The Southwestern Historical Quarterly, Volume 18, July 1914 - April, 1915 Page: 51
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Beginnings of Secession Movement in Texas
controversy. That bill was heartily endorsed throughout the
state as embodying the principles of true democracy. Houston's
opposition to the measure was severely condemned by the press,
by the people at large, in county conventions, by the state leg-
islature, and by the state Democratic convention in 1856. His
nearest friends could not uphold his action in regard to that
measure. The correspondent of the "Prairie Blade," published
in Corsicana, speaking of the sentiment of northern Texas which,
judging from the newspapers of the day, was the prevailing senti-
ment throughout the state, was very much surprised that Houston
had not yet been overtaken by political justice, and that he still
retained his seat in the United States Senate, where he had twice
betrayed the interests of Texas on the most vitally important
subject that ever came before that body; he had basely and treacher-
orously betrayed her cause on the Nebraska bill, and, no matter
what his excuse might be, had voted with the abolitionists, the
pledged and uncompromising enemies of Texas; and he had com-
mitted the sin of abolitionism in his votes, both on the Oregon
and the Kansas-Nebraska bills. In conclusion the writer asked,
"Will Texas endorse this course and tamely submit not only to be
misrepresented, but have her interest assailed by Houston in con-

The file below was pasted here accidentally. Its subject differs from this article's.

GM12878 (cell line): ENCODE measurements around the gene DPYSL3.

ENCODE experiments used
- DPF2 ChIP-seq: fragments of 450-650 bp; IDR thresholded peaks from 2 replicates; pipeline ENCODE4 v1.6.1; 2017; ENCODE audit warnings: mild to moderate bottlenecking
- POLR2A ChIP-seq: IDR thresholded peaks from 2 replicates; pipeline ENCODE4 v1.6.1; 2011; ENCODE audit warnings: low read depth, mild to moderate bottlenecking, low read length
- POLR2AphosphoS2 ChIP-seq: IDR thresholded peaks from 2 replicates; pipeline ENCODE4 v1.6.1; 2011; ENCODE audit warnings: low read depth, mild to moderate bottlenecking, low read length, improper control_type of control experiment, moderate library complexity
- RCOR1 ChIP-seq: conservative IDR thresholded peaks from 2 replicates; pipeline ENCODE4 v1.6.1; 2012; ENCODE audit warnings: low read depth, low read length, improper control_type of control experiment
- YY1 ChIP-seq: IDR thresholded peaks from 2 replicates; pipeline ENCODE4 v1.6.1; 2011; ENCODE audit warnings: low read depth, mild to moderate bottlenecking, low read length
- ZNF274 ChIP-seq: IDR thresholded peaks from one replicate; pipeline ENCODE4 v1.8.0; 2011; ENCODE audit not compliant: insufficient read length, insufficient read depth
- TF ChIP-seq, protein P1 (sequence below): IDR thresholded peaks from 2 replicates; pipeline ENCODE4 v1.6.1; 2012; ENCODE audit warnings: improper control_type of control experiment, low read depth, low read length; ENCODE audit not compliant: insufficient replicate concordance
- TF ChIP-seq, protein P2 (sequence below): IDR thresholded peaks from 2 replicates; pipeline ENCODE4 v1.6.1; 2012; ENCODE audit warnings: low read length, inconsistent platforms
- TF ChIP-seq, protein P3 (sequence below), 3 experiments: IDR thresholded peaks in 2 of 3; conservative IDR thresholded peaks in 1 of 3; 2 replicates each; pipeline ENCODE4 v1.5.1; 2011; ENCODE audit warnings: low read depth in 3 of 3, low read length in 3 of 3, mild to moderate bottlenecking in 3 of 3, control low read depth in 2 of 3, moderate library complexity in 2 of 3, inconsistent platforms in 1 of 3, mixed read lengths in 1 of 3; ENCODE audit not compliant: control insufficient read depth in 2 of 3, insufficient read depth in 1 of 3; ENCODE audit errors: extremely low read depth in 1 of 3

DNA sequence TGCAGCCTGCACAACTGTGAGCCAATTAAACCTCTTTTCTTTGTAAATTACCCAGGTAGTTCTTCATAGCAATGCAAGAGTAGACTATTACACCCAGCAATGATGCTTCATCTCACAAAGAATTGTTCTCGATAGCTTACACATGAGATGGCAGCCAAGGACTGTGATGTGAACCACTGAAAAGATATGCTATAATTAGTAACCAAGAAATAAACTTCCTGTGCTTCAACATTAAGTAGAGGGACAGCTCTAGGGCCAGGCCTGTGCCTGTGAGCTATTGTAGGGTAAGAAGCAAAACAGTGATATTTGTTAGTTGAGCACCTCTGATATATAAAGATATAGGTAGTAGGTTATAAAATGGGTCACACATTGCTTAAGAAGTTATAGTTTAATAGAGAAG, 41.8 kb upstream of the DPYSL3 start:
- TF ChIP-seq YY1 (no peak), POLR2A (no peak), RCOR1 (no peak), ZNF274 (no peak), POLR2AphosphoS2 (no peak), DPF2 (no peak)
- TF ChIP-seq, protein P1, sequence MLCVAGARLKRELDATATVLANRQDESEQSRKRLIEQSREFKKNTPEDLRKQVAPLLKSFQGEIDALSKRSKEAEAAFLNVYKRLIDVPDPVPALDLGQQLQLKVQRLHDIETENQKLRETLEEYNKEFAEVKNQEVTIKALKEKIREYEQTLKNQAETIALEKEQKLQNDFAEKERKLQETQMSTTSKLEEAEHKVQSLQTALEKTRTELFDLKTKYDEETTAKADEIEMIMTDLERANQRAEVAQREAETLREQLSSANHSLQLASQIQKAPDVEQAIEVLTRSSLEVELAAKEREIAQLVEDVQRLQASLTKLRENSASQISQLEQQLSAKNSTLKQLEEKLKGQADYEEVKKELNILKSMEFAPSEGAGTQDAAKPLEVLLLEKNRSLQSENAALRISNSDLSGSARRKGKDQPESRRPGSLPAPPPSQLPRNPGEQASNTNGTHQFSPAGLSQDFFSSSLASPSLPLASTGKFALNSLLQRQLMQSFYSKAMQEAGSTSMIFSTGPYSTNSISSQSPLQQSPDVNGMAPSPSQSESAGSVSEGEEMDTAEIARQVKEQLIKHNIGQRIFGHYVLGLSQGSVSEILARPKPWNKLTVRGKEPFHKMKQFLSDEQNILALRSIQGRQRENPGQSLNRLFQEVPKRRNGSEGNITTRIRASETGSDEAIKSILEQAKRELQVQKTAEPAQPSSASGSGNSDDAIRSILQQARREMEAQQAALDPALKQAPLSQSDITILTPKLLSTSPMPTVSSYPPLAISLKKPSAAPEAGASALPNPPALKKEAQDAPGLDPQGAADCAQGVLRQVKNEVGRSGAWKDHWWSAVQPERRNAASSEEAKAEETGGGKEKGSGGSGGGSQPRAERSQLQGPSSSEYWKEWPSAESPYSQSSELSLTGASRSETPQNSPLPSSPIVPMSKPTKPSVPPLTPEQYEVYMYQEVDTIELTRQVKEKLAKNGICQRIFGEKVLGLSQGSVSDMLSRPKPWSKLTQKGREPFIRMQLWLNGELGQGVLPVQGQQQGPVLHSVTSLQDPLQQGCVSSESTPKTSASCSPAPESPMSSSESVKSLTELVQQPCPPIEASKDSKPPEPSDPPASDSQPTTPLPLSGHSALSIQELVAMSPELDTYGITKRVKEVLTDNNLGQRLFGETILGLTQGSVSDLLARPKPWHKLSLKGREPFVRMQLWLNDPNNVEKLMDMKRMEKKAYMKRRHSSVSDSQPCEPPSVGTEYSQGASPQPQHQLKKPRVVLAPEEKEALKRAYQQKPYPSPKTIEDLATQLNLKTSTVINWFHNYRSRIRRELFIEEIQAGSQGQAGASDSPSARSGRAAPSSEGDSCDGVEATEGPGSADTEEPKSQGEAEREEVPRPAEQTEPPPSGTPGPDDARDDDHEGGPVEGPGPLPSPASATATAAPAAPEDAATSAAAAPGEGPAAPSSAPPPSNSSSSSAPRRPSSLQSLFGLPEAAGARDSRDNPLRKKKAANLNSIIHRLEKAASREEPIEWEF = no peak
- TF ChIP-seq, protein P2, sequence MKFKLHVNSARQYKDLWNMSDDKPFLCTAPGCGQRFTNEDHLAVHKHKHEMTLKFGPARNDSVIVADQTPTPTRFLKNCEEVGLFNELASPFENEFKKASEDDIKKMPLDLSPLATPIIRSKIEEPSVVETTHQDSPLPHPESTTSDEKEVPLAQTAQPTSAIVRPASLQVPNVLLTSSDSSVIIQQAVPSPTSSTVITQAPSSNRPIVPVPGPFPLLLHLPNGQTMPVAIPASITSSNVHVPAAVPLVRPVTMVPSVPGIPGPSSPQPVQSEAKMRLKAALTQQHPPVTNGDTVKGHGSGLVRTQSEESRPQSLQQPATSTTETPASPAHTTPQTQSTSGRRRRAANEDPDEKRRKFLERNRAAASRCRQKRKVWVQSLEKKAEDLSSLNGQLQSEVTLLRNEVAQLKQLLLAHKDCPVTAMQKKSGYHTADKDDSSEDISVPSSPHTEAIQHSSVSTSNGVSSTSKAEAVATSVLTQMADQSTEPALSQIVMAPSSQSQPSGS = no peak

junction with his abolition allies? Is there not enough of the
spirit of '76 and '36 in Texas to defend their own interest from
the attacks of their own Senator? If there is, I hope to see
the next legislature request him, in the consideration of his many
political sins, to resign."'"
Houston's attitude toward the Kansas-Nebraska bill and his
affiliation with the Know-Nothing party were condemned by the
Democratic press with equal harshness. During 18'55 and 1856,
the State Gazette, the recognized organ of the rapidly growing
Democratic party, devoted much space in every issue to denouncing
the Know-Nothing party as a secret organization and as anti-
slavery in sentiment; speeches on "Know-Nothingism," freely re-
printed from the papers of other states, and letters on the policy
and legality of the organization, occupied much space. In No-
vember, 1855, a great assembly of Democrats opposed to the
Know-Nothing party assembled at Austin to commemorate their
"'State Gazette, October 6, 1855.
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Texas State Historical Association. The Southwestern Historical Quarterly, Volume 18, July 1914 - April, 1915, periodical, 1915; Austin, Texas. (texashistory.unt.edu/ark:/67531/metapth101064/m1/57/: accessed August 19, 2017), University of North Texas Libraries, The Portal to Texas History, texashistory.unt.edu; crediting Texas State Historical Association.